Sunday, 4 May 2014

Argyle Flour Mill

All,

Food and modelling are two words that are not normally associated with one another in this modern "thin" world...but when the weekend weather did everything but snow, these were certainly my main activities for the last two days,  interspersed with copious cups of tea...I was in nirvana.

With the tunnels and portals now approaching completion, it was time to focus activities in the other direction towards the Fish River station area.  The first industry that is visible on the approach to this location is the flour mill and so the logical choice for the next project within a project.  The exact location of the flour mill is directly beyond the bridge and on the "down" side of the main line, the mill being reached by a siding leaving the main line through trailing points ( facing down trains ) located just before the station platform.  This siding is long enough to also act as a down refuge for a short freight or also a stabling point for rail motors etc. that have terminated at Fish River.  The mill building and associated siding are also on a slightly elevated location with the siding climbing from the main to the mill which adds to the appearance.

The actual mill building started life as a Walthers kit, around 3 years ago, and has been in a stop start building and conversion process throughout that time.  I have over 100 photos of small to medium flour mills located all throughout NSW and had originally purchased two of these kits to bash into one large mill. In the end the decision was made to restrict the size of the mill and I ended up only using one of the original kits.  There is certainly much more to do before it will be finally finished.  I may fabricate and fit a louvered "ventilation chamber" to the roof as some mills displayed this design. Gutters and downpipes need to be fabricated and fitted as well there is also the need to populate the dock (which incidently wraps around three sides of the building) with pallets of bagged flour, a medium size workforce and the general day to day activities that go hand in hand with this type of industry.  Once fitted in situ I will then make the decision regarding other buildings such as the grain elevator building, boiler house and stack.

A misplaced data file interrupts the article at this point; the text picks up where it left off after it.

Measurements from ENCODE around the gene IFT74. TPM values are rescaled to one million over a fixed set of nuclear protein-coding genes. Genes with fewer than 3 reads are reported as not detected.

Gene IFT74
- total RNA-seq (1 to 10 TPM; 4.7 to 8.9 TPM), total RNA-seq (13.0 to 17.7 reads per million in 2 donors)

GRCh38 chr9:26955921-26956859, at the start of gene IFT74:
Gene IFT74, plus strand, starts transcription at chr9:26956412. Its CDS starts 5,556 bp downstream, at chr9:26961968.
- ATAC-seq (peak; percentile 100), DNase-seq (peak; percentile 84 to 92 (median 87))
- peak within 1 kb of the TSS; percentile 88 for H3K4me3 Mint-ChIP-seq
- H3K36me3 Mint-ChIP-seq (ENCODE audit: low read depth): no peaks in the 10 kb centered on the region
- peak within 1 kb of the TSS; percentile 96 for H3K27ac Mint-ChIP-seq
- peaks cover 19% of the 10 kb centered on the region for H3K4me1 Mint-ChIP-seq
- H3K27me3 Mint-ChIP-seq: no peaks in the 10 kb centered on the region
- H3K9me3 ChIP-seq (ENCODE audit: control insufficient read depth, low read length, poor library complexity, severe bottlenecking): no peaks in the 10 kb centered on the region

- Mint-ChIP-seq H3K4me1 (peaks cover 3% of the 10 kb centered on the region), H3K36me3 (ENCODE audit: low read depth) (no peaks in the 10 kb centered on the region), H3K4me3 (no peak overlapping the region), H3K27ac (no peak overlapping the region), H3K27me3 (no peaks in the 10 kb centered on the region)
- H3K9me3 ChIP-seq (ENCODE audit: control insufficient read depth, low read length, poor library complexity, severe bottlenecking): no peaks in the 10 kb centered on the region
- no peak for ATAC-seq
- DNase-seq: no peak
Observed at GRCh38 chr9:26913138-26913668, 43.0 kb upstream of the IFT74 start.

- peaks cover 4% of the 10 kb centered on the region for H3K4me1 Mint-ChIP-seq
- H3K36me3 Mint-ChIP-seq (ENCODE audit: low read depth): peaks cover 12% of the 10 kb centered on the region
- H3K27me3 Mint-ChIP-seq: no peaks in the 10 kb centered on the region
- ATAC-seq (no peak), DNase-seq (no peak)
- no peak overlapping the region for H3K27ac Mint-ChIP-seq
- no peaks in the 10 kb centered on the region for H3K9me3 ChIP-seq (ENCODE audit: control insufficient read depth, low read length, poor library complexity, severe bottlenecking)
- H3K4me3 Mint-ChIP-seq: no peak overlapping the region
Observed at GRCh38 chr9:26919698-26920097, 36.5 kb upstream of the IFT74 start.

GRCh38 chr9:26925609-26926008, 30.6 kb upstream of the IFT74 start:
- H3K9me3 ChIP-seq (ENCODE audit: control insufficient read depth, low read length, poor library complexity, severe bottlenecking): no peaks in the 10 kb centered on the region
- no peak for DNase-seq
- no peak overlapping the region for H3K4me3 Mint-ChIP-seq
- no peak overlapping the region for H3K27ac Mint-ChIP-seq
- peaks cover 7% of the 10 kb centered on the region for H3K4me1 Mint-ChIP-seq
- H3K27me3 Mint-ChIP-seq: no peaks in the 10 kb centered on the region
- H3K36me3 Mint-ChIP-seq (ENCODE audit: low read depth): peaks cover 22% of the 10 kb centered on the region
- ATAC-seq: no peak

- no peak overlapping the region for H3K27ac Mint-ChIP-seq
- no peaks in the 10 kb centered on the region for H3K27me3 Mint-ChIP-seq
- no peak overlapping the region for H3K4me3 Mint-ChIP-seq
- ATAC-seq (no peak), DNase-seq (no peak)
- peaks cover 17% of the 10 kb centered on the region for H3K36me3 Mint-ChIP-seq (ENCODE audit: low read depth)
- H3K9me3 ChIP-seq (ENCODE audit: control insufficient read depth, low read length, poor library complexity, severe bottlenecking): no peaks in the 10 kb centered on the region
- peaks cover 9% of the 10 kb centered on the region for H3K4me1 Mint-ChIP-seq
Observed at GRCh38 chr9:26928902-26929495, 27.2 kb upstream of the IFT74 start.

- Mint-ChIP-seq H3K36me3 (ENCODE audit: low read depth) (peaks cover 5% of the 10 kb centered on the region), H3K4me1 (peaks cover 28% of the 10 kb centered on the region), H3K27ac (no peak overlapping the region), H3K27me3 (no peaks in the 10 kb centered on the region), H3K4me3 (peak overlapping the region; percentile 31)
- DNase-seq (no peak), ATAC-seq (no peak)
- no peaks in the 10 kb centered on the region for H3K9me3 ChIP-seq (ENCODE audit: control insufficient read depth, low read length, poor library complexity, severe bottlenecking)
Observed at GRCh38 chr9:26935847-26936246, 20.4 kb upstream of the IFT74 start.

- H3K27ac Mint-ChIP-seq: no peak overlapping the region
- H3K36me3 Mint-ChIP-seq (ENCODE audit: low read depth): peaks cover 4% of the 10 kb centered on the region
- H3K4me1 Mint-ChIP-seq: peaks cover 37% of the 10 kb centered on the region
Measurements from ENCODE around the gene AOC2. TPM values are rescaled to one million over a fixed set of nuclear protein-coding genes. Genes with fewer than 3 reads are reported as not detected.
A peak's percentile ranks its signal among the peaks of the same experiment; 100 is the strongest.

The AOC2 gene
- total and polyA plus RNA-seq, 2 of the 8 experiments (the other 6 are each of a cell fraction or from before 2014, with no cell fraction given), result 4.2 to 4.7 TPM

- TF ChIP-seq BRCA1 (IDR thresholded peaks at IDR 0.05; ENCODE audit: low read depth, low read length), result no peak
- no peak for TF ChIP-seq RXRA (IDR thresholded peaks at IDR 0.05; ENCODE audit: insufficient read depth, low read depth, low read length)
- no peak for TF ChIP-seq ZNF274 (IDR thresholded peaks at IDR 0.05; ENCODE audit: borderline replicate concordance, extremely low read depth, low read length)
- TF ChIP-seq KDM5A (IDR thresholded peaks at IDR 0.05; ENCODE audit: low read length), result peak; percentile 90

For now, I am just happy that the initial structure is progressing and think I am achieving the "flavour" I was after.


          

9 comments:

  1. Nice work so far, you have weathered it well. I have a similar kit nowhere as advanced as this.

    Bob

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  2. Bob,

    Thanks for your comments...As stated this project has taken a longer gestation period than 10 elephants...I am fairly certain that this kit is no longer available from Walthers which is a great pity to Aussie modellers. It has formed the basis for many conversions by local modellers I would feel certain...

    Look forward to yours coming to fruition...

    Regards,

    Rod

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  3. Rod

    Now that looks very nice, better than mine which was also based on another Walthers Cornerstone building before the sugar mill/factory model came out which I assume yours is built from.

    One possible addition that you could look at is that a number of mills had a brick wall across the width that extended up through the roof at say the second wall pillar from the rear. This wall was an anti fire/explosion wall as the flour like a lot of fines can be explosive. I would say that a person with a laser cutter could knock one up pretty quick.